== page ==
About-Facebook: Zuckerberg Relents On Privacy RulesSocial networking site's CEO reverses course on new polices that drew fire from users.
Zuckerberg said Monday that members own their information on the site and control who sees it, but when they delete their accounts, Facebook retains the right to the information, so friends still have the information that was shared.
Although Zuckerberg said that the new wording was aimed at clarifying Facebook's policies rather than changing them, users protested. Many expressed distrust and aired suspicions that the site would sell or share their information with third parties.
He said that people want full ownership of their information and the ability to move contact information and photographs to other services, but they also want to be able to block access to their own information whenever they choose.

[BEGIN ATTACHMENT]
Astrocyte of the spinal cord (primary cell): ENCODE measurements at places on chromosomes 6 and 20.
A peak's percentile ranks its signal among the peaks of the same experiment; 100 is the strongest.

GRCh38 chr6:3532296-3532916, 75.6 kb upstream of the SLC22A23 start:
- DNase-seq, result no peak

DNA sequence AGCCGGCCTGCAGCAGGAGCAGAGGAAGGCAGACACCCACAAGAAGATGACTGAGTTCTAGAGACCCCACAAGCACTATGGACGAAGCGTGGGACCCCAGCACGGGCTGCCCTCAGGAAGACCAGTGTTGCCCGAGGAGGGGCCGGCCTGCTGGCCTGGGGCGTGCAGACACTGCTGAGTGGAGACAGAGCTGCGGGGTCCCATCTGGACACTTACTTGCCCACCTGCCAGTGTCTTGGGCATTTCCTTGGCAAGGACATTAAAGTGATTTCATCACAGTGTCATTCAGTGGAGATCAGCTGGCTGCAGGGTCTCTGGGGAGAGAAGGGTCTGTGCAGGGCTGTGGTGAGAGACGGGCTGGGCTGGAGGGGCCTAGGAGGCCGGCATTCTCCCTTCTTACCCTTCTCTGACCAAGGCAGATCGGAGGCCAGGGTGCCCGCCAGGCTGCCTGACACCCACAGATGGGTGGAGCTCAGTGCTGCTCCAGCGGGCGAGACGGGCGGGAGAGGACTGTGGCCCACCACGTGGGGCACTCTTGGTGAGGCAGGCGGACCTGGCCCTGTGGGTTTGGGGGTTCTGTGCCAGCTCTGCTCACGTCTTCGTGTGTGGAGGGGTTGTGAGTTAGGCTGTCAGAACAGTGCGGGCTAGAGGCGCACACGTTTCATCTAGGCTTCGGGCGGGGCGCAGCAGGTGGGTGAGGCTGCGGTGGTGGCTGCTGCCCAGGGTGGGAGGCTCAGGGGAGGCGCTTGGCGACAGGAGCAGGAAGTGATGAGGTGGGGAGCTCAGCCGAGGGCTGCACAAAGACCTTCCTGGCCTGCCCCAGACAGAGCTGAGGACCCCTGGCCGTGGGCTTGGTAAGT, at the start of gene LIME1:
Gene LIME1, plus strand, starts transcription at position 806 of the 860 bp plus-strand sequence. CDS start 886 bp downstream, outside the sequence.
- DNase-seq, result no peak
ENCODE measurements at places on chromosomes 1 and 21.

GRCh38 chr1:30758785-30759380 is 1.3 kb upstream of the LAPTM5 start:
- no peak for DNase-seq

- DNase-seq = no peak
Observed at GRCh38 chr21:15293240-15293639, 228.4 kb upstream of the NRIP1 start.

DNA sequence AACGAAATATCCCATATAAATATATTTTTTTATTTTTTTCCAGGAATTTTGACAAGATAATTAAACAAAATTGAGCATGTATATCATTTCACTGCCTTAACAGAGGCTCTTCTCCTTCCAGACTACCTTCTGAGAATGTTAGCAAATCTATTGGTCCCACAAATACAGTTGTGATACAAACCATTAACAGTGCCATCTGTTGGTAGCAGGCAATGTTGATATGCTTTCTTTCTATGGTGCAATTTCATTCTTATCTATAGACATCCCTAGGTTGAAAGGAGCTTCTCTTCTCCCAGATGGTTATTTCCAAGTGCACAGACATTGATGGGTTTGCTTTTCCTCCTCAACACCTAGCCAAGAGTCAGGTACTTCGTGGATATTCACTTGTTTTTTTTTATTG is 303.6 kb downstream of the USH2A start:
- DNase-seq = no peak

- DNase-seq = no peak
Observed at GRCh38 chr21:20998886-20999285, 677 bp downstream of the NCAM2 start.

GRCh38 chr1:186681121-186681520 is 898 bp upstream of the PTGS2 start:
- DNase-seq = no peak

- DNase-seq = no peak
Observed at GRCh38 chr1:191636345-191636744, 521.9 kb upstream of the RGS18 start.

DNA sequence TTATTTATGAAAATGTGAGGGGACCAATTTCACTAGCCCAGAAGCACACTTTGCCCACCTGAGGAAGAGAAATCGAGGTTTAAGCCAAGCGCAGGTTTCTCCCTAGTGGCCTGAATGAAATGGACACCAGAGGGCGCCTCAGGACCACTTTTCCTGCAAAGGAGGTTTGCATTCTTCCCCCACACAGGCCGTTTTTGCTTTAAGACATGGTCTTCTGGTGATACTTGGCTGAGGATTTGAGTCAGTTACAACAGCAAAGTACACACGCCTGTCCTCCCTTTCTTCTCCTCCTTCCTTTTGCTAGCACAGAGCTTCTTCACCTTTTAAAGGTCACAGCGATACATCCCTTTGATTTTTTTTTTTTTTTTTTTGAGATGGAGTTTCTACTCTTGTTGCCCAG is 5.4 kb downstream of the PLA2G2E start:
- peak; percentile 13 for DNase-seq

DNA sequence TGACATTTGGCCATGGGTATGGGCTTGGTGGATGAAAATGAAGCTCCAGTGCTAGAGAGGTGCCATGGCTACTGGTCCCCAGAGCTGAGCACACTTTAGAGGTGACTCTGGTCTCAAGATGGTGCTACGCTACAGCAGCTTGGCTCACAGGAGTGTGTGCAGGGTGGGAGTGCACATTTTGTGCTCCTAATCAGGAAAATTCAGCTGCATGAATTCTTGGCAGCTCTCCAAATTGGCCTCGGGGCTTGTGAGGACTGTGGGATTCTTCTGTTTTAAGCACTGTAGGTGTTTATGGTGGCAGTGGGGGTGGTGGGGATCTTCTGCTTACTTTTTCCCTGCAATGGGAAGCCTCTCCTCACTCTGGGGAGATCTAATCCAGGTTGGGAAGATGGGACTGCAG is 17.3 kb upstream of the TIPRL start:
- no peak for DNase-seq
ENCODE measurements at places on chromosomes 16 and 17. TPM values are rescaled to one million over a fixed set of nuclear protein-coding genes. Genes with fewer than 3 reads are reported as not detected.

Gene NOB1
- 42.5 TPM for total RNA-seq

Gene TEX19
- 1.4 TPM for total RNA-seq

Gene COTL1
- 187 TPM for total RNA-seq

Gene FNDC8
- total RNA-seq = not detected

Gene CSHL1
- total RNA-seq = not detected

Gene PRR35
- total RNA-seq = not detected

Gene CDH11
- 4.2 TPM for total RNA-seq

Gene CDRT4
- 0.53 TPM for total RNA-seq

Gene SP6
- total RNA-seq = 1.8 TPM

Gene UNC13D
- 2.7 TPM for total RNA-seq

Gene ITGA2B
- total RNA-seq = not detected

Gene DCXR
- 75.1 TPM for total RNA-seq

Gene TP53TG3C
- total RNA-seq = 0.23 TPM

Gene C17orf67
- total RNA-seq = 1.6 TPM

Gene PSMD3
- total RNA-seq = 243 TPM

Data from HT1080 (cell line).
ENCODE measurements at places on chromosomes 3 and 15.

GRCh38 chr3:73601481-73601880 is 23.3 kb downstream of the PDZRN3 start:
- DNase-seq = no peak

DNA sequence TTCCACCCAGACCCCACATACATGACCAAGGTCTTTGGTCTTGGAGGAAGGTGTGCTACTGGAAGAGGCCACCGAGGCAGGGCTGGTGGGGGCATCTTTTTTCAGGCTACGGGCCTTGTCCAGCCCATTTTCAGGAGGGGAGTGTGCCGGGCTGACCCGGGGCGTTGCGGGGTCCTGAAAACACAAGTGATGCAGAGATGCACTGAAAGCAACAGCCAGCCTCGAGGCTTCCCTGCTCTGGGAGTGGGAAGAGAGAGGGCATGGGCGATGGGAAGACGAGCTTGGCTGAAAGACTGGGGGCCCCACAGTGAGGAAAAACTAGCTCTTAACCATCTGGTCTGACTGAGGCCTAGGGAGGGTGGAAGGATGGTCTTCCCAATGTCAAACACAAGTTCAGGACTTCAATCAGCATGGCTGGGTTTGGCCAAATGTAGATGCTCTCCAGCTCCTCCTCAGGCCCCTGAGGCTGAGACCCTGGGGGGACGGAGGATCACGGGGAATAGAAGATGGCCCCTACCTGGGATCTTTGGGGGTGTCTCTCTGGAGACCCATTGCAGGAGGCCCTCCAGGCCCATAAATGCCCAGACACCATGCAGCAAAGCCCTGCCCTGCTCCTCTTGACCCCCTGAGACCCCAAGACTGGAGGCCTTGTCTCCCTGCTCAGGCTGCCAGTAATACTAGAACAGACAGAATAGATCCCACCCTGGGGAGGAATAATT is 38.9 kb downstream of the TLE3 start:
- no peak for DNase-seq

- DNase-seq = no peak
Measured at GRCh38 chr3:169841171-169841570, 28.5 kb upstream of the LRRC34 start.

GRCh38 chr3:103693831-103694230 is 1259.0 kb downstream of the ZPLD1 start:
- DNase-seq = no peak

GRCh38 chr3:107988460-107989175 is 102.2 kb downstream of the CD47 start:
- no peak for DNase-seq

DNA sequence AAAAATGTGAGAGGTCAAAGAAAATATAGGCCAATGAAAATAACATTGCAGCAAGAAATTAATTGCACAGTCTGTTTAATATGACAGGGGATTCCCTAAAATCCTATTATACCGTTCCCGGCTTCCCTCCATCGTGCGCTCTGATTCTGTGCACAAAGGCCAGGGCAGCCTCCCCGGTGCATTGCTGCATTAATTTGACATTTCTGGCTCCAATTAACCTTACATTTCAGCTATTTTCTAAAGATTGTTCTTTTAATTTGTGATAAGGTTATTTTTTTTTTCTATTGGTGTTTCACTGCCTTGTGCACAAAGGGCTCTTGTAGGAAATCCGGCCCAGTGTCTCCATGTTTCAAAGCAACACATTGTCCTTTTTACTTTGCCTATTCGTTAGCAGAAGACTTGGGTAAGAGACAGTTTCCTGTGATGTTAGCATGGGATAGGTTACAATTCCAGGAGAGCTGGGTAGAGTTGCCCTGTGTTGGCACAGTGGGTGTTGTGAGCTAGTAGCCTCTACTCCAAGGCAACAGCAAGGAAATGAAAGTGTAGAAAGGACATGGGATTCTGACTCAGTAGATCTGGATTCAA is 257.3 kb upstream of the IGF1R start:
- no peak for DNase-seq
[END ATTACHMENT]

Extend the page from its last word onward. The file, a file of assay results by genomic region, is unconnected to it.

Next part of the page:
"These two positions are at odds with each other," he explained. "There is no system today that enables me to share my email address with you and then simultaneously lets me control who you share it with and also lets you control what services you share it with."
The new language gave Facebook "irrevocable, perpetual, non-exclusive, transferable, fully paid worldwide license" to material on the site. Users protested on the site, while external groups also took action. The Electronic Privacy Information Center threatened legal action.
Tuesday night, after failed attempts to allay users' fears, Zuckerberg did an about-face and said that Facebook would revert to its old terms and conditions while attempting to resolve the issues that critics had raised.
In the meantime, the site has created a "Bill of Rights and Responsibilities" and a forum where users can discuss the issues.
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